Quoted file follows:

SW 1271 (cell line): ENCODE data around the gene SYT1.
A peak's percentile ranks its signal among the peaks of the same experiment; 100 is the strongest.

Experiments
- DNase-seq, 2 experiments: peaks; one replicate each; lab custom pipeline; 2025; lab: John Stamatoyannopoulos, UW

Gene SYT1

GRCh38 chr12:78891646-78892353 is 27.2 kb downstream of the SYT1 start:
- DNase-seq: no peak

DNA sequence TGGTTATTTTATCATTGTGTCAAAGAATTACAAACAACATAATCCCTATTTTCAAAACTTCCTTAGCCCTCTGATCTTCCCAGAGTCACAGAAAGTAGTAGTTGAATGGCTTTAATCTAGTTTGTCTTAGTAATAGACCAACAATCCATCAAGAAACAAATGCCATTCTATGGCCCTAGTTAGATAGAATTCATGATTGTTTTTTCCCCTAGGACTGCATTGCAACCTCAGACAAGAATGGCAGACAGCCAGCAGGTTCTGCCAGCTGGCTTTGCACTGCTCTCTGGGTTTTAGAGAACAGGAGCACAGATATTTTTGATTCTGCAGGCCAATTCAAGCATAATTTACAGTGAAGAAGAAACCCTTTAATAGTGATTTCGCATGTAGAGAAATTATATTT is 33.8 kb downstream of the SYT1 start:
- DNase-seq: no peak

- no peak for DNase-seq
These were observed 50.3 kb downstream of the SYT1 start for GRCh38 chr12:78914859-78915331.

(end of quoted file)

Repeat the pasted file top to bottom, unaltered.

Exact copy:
SW 1271 (cell line): ENCODE data around the gene SYT1.
A peak's percentile ranks its signal among the peaks of the same experiment; 100 is the strongest.

Experiments
- DNase-seq, 2 experiments: peaks; one replicate each; lab custom pipeline; 2025; lab: John Stamatoyannopoulos, UW

Gene SYT1

GRCh38 chr12:78891646-78892353 is 27.2 kb downstream of the SYT1 start:
- DNase-seq: no peak

DNA sequence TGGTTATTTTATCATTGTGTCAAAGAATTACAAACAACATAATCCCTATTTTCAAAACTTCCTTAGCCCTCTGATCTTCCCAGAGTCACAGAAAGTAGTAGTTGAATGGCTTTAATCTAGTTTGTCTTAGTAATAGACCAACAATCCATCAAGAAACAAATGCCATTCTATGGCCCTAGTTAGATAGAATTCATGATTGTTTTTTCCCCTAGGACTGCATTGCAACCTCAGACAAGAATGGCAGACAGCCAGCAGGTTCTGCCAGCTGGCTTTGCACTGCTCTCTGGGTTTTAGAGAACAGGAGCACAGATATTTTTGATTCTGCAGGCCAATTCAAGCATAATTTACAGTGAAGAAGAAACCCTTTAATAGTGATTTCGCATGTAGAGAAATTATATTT is 33.8 kb downstream of the SYT1 start:
- DNase-seq: no peak

- no peak for DNase-seq
These were observed 50.3 kb downstream of the SYT1 start for GRCh38 chr12:78914859-78915331.